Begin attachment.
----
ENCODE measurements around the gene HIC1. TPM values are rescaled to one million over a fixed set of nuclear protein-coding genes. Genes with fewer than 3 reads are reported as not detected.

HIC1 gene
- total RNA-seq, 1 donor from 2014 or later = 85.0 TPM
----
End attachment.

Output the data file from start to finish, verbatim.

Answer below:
ENCODE measurements around the gene HIC1. TPM values are rescaled to one million over a fixed set of nuclear protein-coding genes. Genes with fewer than 3 reads are reported as not detected.

HIC1 gene
- total RNA-seq, 1 donor from 2014 or later = 85.0 TPM